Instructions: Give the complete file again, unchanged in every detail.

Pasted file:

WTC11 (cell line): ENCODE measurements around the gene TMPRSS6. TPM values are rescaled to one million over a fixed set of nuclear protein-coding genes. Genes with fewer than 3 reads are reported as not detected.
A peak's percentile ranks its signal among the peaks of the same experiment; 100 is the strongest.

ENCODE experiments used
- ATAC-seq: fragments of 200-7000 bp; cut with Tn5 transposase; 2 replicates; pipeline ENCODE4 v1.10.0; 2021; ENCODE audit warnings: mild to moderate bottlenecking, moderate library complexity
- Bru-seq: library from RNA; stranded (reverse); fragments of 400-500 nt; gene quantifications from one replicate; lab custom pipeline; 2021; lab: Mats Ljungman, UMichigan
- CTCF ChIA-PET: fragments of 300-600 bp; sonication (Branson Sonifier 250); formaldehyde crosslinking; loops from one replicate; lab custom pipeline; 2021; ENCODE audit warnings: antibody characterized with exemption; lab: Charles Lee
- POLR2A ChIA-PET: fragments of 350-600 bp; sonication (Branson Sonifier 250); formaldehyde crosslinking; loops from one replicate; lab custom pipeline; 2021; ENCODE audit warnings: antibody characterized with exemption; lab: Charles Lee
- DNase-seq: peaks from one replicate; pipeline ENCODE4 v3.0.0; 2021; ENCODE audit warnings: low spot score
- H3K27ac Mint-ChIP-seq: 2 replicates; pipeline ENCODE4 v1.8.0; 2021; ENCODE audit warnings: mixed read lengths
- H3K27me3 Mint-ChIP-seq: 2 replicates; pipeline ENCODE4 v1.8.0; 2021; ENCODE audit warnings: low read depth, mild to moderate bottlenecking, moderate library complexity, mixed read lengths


WTC11 (cell line): ENCODE measurements around the gene TMPRSS6. TPM values are rescaled to one million over a fixed set of nuclear protein-coding genes. Genes with fewer than 3 reads are reported as not detected.
A peak's percentile ranks its signal among the peaks of the same experiment; 100 is the strongest.

ENCODE experiments used
- ATAC-seq: fragments of 200-7000 bp; cut with Tn5 transposase; 2 replicates; pipeline ENCODE4 v1.10.0; 2021; ENCODE audit warnings: mild to moderate bottlenecking, moderate library complexity
- Bru-seq: library from RNA; stranded (reverse); fragments of 400-500 nt; gene quantifications from one replicate; lab custom pipeline; 2021; lab: Mats Ljungman, UMichigan
- CTCF ChIA-PET: fragments of 300-600 bp; sonication (Branson Sonifier 250); formaldehyde crosslinking; loops from one replicate; lab custom pipeline; 2021; ENCODE audit warnings: antibody characterized with exemption; lab: Charles Lee
- POLR2A ChIA-PET: fragments of 350-600 bp; sonication (Branson Sonifier 250); formaldehyde crosslinking; loops from one replicate; lab custom pipeline; 2021; ENCODE audit warnings: antibody characterized with exemption; lab: Charles Lee
- DNase-seq: peaks from one replicate; pipeline ENCODE4 v3.0.0; 2021; ENCODE audit warnings: low spot score
- H3K27ac Mint-ChIP-seq: 2 replicates; pipeline ENCODE4 v1.8.0; 2021; ENCODE audit warnings: mixed read lengths
- H3K27me3 Mint-ChIP-seq: 2 replicates; pipeline ENCODE4 v1.8.0; 2021; ENCODE audit warnings: low read depth, mild to moderate bottlenecking, moderate library complexity, mixed read lengths